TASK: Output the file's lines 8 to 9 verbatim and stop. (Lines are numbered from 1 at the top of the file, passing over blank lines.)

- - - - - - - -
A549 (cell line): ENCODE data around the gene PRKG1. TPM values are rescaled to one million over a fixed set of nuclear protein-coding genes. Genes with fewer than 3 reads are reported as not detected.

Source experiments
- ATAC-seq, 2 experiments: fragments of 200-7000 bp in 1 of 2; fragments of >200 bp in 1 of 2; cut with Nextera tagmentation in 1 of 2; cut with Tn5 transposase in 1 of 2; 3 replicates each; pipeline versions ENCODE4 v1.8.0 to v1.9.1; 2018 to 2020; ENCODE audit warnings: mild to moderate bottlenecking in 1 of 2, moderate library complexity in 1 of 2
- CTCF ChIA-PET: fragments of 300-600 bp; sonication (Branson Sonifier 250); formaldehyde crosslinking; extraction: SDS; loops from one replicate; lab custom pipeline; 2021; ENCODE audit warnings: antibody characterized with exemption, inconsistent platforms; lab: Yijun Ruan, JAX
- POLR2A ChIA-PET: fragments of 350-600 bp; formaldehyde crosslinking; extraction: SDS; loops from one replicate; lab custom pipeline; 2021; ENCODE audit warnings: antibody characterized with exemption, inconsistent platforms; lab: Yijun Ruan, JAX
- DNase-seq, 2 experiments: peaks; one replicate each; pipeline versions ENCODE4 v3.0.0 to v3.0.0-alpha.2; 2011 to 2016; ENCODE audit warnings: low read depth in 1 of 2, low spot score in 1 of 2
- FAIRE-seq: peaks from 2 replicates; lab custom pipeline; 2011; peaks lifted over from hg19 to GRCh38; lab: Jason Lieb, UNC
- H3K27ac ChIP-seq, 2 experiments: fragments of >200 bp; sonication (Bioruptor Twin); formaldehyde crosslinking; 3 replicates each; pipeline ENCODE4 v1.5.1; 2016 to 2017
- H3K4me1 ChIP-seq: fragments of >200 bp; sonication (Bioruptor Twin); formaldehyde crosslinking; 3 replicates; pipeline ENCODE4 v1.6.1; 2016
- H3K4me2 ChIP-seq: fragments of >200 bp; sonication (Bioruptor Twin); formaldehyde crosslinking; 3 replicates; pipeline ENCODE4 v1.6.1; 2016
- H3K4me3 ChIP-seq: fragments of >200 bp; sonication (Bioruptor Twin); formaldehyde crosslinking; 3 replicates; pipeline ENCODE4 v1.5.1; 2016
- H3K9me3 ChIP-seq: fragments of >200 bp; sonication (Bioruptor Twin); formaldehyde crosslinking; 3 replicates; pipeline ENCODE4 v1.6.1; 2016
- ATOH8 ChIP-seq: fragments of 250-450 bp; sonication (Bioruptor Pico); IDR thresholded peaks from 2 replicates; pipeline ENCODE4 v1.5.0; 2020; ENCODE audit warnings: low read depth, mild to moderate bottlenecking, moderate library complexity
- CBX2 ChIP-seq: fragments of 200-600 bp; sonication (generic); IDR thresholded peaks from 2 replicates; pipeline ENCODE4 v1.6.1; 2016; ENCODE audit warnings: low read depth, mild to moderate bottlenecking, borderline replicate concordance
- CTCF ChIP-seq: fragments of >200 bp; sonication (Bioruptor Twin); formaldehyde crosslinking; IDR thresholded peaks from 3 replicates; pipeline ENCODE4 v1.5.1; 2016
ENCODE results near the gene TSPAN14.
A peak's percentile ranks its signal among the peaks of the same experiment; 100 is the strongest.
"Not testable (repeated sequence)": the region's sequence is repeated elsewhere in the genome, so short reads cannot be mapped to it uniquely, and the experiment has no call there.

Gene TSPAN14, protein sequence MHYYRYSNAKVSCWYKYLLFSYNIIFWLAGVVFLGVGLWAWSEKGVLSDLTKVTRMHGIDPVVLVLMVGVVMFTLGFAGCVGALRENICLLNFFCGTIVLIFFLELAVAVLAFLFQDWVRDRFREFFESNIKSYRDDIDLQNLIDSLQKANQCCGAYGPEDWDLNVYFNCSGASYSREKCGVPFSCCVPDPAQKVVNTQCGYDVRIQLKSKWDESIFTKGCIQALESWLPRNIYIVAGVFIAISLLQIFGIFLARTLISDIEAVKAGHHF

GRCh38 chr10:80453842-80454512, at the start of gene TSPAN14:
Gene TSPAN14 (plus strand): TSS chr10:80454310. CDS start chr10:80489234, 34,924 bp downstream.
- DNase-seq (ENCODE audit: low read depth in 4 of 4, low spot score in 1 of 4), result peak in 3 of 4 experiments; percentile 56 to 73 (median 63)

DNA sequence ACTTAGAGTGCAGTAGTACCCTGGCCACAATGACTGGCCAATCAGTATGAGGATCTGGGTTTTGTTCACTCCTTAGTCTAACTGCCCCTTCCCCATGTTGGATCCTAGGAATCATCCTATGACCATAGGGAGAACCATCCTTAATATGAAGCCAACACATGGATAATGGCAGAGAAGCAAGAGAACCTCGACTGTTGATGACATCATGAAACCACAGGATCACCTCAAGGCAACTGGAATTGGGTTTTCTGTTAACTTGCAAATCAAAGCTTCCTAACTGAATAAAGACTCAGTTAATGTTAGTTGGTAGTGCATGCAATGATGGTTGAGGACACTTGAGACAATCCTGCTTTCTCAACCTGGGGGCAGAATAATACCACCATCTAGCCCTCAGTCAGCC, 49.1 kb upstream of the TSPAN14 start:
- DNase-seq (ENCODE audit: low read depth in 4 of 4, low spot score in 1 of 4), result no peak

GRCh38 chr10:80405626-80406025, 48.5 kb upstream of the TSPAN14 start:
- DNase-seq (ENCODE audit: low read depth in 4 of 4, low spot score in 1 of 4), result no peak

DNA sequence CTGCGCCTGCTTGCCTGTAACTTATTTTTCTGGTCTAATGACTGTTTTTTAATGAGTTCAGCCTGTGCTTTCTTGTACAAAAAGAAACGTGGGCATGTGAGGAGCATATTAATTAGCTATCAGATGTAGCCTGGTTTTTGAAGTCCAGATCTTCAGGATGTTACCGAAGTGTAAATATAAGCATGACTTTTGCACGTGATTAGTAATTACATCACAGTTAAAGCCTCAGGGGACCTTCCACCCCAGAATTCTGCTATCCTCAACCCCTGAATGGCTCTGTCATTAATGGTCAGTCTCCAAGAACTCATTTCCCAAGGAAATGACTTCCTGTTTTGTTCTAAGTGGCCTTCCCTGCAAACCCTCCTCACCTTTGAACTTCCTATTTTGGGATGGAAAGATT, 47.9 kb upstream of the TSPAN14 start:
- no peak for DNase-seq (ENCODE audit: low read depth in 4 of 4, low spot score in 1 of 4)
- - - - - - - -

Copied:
- H3K27ac ChIP-seq, 2 experiments: fragments of >200 bp; sonication (Bioruptor Twin); formaldehyde crosslinking; 3 replicates each; pipeline ENCODE4 v1.5.1; 2016 to 2017
- H3K4me1 ChIP-seq: fragments of >200 bp; sonication (Bioruptor Twin); formaldehyde crosslinking; 3 replicates; pipeline ENCODE4 v1.6.1; 2016